3 Ways Healthcare Providers Can Prepare for Critical Mass Communications
With several COVID-19 vaccines now being rolled out in multiple countries, coordinated two-way mass communication between providers and patients regarding vaccines will be essential. Providers need to be ready to respond to the influx of questions they will receive and be able to share the latest information with patients.
Vaccine rollout has already started—is your organization ready to communicate at scale? Below, we cover three steps organizations can take to ensure they are prepared to provide critical information, appointment scheduling and real-time updates needed for COVID-19 vaccination distribution.
1. Scale inbound and outbound communication capabilities
Millions of Americans will want the latest information about the vaccine and healthcare providers will want to provide updates as soon as they can. But an influx of customer inquiries may drive extreme inbound volumes that contact centers or websites may not be able to handle.
During the pandemic, we have worked with governments and other organizations that have been inundated with hundreds of thousands of calls, as well as pharmacies that needed to make millions of outbound calls to their customers. Being able to receive and respond to incoming messages, as well as communicating with customers at scale, will be an important component of vaccine communications.
2. Provide clear, proactive communications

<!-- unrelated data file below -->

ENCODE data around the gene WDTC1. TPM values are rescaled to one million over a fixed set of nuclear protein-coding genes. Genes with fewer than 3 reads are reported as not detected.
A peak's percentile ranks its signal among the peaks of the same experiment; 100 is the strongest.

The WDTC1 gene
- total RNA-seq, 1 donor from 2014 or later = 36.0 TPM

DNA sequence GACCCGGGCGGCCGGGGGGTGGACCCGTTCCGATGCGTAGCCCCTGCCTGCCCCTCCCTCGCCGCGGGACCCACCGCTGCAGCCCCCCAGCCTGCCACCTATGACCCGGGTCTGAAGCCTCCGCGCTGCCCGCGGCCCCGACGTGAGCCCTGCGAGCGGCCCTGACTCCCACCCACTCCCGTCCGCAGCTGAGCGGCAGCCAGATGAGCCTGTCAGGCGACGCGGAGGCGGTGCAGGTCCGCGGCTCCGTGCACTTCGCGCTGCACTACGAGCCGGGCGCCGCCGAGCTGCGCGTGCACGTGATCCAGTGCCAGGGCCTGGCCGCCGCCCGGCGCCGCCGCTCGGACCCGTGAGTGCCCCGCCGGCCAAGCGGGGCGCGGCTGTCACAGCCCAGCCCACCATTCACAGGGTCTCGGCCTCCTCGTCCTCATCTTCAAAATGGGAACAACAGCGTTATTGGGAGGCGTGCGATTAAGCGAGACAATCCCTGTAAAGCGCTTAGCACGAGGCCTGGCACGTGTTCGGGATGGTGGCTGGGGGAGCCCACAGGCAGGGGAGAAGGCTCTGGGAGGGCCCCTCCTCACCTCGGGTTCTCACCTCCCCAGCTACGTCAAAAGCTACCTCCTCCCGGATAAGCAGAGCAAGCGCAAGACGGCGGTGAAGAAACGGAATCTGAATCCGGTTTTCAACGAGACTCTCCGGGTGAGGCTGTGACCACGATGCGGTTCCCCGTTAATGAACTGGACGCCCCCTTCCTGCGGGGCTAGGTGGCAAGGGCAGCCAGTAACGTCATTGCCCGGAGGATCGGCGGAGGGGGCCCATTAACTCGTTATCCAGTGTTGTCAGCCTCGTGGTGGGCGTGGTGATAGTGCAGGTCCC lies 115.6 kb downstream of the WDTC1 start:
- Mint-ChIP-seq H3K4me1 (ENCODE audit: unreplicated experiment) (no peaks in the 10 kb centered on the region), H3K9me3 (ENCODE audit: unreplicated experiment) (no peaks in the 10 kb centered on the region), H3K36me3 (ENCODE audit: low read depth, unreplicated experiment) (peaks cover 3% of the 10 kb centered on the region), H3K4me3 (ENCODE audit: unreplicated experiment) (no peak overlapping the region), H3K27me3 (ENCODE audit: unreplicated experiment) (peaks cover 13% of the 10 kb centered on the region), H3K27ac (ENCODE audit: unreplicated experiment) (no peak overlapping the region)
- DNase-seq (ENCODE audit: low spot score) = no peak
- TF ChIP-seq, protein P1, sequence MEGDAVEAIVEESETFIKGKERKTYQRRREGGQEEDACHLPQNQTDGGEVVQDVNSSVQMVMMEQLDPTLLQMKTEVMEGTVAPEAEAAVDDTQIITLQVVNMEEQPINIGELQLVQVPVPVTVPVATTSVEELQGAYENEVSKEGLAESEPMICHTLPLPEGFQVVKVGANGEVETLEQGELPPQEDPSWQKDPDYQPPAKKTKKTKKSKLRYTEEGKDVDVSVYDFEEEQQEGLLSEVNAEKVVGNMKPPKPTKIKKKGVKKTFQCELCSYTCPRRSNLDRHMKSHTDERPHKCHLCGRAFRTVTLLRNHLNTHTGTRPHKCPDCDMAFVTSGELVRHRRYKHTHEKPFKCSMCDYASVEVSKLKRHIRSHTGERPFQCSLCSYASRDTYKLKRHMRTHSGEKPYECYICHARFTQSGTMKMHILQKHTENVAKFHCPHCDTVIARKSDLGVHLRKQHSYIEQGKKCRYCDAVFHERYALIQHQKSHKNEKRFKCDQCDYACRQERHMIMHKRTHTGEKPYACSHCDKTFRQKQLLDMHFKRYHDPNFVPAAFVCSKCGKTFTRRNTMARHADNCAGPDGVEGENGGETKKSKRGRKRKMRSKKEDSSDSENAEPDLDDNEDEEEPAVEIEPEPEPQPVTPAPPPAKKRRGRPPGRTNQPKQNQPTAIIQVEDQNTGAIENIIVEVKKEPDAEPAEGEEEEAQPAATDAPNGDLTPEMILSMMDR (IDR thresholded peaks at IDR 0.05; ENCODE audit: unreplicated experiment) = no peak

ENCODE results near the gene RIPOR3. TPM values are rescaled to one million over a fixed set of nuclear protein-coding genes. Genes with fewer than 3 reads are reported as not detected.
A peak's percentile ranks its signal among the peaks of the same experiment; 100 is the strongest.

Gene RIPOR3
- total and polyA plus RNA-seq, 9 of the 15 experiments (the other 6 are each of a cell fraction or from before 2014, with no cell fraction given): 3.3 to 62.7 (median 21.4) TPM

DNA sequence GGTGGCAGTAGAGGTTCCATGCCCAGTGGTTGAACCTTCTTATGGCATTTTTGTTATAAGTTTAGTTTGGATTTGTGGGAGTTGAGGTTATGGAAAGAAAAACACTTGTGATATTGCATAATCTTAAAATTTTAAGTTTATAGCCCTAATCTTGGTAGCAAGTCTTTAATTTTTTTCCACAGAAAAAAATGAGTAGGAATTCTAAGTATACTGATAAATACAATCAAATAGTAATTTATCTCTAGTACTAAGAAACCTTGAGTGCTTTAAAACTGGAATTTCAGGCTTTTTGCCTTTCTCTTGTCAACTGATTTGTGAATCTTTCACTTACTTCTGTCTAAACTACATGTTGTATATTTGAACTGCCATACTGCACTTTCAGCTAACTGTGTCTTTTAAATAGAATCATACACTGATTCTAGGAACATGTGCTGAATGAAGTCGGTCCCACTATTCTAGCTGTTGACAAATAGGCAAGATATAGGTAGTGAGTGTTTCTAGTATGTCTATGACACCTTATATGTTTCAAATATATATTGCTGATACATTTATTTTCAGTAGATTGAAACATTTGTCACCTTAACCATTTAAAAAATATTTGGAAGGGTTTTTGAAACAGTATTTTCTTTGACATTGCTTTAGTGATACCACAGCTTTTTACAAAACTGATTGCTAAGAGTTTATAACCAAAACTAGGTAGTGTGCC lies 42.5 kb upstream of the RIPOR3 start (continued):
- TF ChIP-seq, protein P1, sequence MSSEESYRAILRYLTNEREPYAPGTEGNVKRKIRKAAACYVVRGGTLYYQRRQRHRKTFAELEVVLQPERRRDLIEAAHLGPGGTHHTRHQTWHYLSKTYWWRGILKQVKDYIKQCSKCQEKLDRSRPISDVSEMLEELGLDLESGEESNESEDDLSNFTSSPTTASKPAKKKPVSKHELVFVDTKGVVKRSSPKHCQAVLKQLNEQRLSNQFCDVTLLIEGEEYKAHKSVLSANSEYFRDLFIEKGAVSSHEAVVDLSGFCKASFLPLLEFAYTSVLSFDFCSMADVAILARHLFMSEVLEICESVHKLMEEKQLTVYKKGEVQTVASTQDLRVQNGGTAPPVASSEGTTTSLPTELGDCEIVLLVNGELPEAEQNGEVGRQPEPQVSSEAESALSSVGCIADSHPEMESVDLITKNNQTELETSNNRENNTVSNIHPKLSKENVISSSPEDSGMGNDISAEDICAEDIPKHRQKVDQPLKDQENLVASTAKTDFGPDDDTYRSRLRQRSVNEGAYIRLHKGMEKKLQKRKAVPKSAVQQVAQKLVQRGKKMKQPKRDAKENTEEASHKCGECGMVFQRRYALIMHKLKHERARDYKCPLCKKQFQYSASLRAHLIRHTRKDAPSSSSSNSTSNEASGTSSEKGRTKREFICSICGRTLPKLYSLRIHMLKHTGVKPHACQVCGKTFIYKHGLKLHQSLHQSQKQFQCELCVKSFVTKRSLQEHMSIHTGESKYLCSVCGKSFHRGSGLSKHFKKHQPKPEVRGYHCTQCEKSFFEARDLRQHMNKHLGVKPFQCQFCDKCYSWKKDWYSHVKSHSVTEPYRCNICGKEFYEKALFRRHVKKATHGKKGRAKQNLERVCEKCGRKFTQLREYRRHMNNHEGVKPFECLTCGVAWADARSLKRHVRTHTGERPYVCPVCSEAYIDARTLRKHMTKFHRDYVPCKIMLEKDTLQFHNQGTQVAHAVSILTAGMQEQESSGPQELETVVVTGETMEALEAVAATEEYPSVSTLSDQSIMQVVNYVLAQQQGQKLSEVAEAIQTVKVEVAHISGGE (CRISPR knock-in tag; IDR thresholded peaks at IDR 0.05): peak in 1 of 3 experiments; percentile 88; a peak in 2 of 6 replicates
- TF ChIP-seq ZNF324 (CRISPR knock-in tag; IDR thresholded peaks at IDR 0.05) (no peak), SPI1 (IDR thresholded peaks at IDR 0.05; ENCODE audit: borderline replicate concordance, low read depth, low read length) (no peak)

The rollout of COVID-19 vaccines is understandably creating a lot of interest, but also many questions: When is the vaccine coming to my area? How soon will I get it? How many shots will I need? Where do I go to get the vaccine?
Answering common questions about vaccine distribution and scheduling, or facility working hours, can reduce call volumes and give patients the information they need. We worked with a national pharmacy chain to set up an outbound call campaign within hours, proactively notifying 15 million customers about what services were still being offered during a shelter-in-place order.
3. Be available across multiple channels
Not every customer or patient want to receive information in the same way. Some customers prefer email updates or text messages, while others still need print and mail or contact center support. Health systems are already tight on resources due to the pandemic, so automating and orchestrating multichannel communication will help ensure patients have the information they need, when and where they need it.
During the pandemic, CSG has worked with pharmacy chains, governments and other organizations to quickly scale communications with customers across channels. From voice to text to email to print and mail, we’ve helped organizations provide the critical information patients and customers need, as well as to be responsive to regulatory requirements.
We have stood programs up in hours to handle hundreds of thousands of incoming calls, provided self-help options and been able to deploy SMS and email programs on short notice. Having a partner that can be responsive and turn around large-scale communication initiatives in hours is essential given the very fluid nature of the pandemic and the vaccination deployments.